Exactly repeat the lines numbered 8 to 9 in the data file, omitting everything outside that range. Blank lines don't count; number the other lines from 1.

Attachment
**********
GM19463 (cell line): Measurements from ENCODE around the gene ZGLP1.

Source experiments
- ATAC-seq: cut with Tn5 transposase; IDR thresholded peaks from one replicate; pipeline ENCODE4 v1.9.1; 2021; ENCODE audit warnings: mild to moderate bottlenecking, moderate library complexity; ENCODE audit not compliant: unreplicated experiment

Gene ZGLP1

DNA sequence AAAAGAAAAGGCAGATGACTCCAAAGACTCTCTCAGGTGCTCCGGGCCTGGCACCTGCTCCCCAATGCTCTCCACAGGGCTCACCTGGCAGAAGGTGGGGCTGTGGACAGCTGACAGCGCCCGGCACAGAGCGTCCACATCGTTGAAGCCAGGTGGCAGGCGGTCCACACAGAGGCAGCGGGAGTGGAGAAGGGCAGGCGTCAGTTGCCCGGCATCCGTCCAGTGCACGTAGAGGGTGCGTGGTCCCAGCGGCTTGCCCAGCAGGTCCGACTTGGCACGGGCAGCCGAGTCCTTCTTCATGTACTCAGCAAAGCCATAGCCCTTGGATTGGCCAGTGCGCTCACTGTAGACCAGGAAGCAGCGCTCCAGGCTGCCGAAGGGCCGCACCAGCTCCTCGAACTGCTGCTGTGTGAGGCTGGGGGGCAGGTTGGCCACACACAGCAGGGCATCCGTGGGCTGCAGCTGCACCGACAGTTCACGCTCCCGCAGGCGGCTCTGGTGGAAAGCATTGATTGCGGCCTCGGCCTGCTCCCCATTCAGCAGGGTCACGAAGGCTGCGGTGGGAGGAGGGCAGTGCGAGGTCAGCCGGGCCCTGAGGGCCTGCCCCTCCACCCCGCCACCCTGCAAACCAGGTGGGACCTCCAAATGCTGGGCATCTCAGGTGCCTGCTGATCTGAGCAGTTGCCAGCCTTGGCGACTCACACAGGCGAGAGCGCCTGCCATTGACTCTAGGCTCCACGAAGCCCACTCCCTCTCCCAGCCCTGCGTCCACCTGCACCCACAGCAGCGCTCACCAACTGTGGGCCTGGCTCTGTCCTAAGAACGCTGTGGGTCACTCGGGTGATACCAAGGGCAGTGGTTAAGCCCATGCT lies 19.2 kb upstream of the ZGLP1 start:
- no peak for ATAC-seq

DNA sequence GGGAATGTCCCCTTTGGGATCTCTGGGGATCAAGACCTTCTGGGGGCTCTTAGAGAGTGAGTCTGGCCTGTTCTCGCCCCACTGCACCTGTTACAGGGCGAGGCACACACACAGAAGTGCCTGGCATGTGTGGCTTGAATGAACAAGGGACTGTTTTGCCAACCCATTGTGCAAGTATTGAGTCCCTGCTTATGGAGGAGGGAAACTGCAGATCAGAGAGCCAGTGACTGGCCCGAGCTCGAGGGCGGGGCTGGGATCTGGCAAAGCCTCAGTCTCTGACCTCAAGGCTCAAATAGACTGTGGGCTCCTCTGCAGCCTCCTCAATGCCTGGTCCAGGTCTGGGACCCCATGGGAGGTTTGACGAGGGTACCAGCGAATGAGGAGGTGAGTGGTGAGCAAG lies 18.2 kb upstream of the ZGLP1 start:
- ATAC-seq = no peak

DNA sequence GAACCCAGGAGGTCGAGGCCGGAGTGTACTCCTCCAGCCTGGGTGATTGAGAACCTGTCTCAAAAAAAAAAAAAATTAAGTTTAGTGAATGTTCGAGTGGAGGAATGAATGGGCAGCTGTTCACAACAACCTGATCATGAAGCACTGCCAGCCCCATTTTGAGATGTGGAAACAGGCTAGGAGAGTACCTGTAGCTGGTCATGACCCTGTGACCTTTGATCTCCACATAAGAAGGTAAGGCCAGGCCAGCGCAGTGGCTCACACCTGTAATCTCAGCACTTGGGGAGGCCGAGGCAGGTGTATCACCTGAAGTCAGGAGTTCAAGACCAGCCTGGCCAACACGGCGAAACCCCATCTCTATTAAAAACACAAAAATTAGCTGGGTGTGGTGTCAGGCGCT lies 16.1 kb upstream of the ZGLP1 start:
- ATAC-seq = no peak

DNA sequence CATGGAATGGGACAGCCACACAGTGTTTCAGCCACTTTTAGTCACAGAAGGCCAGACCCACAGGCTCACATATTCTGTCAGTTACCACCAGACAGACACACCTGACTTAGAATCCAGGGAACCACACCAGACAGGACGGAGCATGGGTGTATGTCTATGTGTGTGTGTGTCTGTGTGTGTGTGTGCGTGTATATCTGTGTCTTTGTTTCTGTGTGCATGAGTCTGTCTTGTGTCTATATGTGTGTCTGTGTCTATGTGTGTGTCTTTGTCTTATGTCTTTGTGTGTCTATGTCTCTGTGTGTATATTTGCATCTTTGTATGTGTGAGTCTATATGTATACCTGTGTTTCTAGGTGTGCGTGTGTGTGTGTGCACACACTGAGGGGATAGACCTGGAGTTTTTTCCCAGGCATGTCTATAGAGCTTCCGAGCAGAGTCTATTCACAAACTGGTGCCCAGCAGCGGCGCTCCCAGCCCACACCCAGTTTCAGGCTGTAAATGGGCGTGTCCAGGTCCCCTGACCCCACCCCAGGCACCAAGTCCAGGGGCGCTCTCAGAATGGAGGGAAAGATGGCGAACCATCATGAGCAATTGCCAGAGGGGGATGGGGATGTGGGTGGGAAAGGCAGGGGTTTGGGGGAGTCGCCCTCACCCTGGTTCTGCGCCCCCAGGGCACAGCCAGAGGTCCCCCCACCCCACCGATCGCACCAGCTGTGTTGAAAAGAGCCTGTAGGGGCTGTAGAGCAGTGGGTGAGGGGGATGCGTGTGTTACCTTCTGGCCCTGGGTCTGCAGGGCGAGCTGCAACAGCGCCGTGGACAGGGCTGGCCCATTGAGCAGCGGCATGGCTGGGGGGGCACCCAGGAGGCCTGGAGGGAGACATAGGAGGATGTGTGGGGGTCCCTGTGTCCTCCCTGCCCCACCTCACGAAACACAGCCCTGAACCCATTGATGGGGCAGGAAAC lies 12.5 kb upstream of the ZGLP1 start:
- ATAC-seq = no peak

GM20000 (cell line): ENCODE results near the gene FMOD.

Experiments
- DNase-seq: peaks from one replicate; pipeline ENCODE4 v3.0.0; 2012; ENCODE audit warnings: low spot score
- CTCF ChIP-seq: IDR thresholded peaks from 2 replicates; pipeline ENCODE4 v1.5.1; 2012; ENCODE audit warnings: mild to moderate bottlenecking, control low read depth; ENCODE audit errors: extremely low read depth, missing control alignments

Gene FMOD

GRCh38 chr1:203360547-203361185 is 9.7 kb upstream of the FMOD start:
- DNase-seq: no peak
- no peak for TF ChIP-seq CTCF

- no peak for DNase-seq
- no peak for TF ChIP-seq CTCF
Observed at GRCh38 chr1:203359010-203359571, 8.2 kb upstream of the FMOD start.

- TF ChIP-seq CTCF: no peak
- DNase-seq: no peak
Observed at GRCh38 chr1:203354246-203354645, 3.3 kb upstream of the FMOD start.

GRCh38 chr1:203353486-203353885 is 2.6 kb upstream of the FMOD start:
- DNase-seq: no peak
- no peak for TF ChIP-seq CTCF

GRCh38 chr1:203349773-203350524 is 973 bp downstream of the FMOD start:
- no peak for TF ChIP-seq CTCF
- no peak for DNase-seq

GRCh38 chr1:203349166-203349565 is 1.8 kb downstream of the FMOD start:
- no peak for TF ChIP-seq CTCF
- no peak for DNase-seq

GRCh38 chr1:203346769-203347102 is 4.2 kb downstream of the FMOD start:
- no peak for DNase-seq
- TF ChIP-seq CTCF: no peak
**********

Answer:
- ATAC-seq = no peak

DNA sequence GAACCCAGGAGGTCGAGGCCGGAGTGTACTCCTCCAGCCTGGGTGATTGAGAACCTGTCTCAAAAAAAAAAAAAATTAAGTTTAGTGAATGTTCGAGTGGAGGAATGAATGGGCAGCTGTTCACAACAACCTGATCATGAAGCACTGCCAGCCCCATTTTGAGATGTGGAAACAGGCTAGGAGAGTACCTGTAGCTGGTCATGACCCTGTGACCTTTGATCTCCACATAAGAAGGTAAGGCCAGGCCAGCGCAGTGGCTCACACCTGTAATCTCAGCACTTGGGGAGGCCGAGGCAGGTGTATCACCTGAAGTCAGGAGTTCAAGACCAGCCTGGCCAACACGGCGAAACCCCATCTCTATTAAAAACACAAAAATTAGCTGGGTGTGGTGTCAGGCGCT lies 16.1 kb upstream of the ZGLP1 start: